Using $1.3 million in recovery funds to help the Salvation Army and $150,000 from the same cash stash for the Food Bank of Central & Eastern North Carolina are part of Wilmington City Council's consent agenda
Typically, consent agenda items are approved by the council without discussion.
The city was allocated nearly $26 million in federal pandemic recovery funds (American Rescue Plan Act, or ARPA, money). If awarded, the money for the Salvation Army would help build a roadway leading to its new facility, the Center of Hope Shelter and Corps Community Center, which is under construction on 22 acres at 1220 N. 30th St.
"This facility is located within a Qualified Census Tract and will provide an array of needed services for the immediate area and community," city manager Tony Caudle wrote in a memo to the council. "The U.S. Treasury allows for Revenue Replacement of up to $10M of allocated ARPA funding to cover costs that may be spent on almost any expenditure authorized by state law."
State law allows the city "to open new streets and alleys, and to widen, extend, pave, clean, and otherwise improve existing streets, sidewalks, alleys, and bridges, and to acquire the necessary land therefor by dedication and acceptance, purchase or eminent domain."
Under its charter, the city can enter into contracts with developers or property owners to build streets and related public facilities with public money as part of a property's development.
"To expedite the completion of the road construction, the city and the Salvation Army would like to enter into a reimbursement agreement for the construction of the roadway connecting N. 30th Street to Kornegay Avenue," agenda documents state. "Once the roadway is constructed, it will be dedicated to the city, and upon acceptance by the city, reimbursement to the Salvation Army for costs up to $1,300,000 will be made."
Food bank funding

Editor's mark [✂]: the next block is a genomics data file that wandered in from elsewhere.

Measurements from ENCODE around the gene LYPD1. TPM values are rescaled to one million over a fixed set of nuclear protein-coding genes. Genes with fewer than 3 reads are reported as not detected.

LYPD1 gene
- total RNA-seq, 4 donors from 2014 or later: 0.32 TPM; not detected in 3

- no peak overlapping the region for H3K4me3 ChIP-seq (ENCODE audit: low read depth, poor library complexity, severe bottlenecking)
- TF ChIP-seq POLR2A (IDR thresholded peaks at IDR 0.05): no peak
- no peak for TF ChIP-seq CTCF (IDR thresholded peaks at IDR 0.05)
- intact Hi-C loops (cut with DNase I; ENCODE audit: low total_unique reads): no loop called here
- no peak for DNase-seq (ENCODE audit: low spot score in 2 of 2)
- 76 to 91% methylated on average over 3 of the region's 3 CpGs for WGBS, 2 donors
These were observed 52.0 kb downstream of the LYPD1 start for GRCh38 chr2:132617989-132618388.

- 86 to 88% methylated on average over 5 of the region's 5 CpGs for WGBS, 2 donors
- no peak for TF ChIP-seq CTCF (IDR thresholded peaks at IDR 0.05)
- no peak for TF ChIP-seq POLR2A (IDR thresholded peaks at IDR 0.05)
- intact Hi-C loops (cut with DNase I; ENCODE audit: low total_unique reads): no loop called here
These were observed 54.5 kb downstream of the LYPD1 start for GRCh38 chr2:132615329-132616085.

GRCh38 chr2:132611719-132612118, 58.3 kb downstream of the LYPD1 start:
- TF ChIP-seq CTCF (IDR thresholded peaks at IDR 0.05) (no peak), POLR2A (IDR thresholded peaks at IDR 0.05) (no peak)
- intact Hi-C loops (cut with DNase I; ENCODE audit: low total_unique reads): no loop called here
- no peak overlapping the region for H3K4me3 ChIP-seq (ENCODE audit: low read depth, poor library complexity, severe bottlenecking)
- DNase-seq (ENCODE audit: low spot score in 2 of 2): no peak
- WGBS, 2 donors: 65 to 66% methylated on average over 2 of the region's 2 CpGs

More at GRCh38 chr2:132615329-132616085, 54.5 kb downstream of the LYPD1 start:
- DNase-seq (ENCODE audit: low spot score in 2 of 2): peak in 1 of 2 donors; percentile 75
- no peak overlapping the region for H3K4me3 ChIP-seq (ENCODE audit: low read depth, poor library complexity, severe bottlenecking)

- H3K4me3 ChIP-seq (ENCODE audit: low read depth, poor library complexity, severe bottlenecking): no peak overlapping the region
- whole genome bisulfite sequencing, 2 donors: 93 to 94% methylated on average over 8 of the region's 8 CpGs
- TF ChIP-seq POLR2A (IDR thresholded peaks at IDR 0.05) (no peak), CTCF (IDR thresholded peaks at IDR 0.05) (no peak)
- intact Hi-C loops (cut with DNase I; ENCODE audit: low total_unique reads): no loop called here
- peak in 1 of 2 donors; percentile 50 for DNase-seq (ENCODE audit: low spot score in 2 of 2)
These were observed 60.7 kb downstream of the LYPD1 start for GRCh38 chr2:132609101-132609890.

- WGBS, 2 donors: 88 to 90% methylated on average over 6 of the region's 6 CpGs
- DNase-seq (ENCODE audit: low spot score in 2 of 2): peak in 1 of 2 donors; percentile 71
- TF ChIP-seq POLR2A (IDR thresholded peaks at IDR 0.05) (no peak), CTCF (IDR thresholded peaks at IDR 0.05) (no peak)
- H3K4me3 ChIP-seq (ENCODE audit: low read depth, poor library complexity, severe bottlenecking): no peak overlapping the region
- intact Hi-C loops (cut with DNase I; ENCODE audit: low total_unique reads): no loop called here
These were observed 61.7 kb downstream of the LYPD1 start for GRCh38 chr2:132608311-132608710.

According to agenda documents, the $150,000 in food bank funding will assist the organization in its operation of providing food and education to families in need at its new facility under construction at 1000 Greenfield St. Wilmington-based banking software firm nCino donated $1 million
toward the new facility, which is expected to be called the nCino Hunger Solutions Center.
"An eligible use of ARPA funding includes utilizing funds to address public health and negative economic impacts," the documents state. "This request from the Food Bank will aid the residents in this location to recover from harmful consequences of the economic disruptions resulting from or exacerbated by the COVID–19 public health emergency."
Another $147,000 in ARPA funds is expected to be used to boost the city's cybersecurity, covering the first year of a contract with Dell Technologies to buy security software from Varonis Cybersecurity.
After the first year, the city will be required to pick up the remaining three years of the contract with general fund revenues dependent upon annual appropriation, according to agenda documents.
"The Varonis software will prioritize data risks for the City of Wilmington so we can lock down the thousands of sensitive records identified as being open to all City employees," according to the documents. "Also, Varonis automates a response to ransomware and shuts out the infected accounts to mitigate business disruption, data loss and downtime."